Paul Sancya, AP
In this Nov. 10, 2010 photo, job seeker Carlesha Clay views online job postings while attending a job fair in Livonia, Mich. Slightly more people applied for unemployment benefits last week, but first-time claims remain near their lowest level in two years. (AP Photo/Paul Sancya)

Unemployment insurance claims increased by 10,000 to 372,000 last weekend, according to the U.S. Department of Labor.

The rise was higher than experts expected.

Economists forecasted 360,000 claims this time of year, according an article by Bloomberg. But this increase isn’t necessarily a bad sign. The increase is in part due to some state agencies being closed during the holidays, according to Bloomberg, which prevents a clear analysis of real conditions.

“There’s a lot of volatility this time of year,” Scott Brown, chief economist at Raymond James & Associates, told Bloomberg. “Job destruction is really not a problem right now. It’s really hiring that’s the issue.”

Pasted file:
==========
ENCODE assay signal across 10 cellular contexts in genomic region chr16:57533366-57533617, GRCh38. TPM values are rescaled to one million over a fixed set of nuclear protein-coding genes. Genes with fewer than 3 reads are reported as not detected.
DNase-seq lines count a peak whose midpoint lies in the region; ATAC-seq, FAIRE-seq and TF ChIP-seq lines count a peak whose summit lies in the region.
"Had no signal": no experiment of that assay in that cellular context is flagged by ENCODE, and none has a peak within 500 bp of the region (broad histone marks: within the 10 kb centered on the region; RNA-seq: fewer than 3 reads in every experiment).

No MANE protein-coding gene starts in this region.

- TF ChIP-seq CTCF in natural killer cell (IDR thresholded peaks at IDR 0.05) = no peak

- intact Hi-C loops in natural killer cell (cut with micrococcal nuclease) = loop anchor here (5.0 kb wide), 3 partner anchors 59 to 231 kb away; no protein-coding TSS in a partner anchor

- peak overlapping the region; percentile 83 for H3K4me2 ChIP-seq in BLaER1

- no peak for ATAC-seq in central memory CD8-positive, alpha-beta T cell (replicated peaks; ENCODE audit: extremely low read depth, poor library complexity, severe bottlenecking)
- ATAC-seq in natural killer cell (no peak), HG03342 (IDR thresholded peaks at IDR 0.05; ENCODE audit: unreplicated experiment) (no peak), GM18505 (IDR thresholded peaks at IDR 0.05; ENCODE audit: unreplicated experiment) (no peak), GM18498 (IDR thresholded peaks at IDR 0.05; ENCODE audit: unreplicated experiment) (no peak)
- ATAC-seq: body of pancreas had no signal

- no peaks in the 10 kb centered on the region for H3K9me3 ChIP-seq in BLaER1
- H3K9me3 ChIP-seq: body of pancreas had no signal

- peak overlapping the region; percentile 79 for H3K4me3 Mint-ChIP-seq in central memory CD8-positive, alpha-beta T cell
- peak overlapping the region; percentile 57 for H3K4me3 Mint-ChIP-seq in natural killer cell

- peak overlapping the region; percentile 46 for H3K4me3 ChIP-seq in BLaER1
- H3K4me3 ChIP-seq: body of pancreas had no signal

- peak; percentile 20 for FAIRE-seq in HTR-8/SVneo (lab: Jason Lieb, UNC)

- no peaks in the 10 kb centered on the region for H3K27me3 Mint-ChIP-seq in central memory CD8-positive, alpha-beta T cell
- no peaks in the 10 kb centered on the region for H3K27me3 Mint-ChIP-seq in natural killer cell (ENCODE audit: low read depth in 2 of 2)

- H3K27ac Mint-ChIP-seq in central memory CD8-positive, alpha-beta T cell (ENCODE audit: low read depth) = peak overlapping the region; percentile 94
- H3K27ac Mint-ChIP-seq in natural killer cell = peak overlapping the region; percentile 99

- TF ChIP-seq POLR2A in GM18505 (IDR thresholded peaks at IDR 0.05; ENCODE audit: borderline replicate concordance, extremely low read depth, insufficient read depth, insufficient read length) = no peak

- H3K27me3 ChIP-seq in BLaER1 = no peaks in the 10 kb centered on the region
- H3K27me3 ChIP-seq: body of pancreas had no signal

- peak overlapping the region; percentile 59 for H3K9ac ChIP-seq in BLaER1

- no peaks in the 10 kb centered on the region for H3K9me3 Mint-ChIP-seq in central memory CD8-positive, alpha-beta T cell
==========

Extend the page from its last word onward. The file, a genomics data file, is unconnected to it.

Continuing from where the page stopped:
Job growth had no significant change during the first 11 months of the year, but job cuts this year only reached 523,362, which is the lowest year-end total since 1997.

So while unemployment hovers, some areas of the market are recovering, according to an article by Wall St. Cheat Sheet.

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“We saw a few spikes in monthly job cuts in 2012 and there were some significant mass layoffs that definitely reminded us that not every industry is enjoying the fruits of recovery,” said Chief Executive Officer John A. Challenger to Wall St. Cheat Sheet. “However, the overall pace of downsizing was at its slowest since the end of the recession. In fact, we have not seen this level of job cutting since before the collapse and subsequent 2001 recession.”

Companies in construction, retail, aerospace and defense industries had less job cutting, while the largest layoffs in December came from Citigroup. Early in the month, 11,000 cuts were made.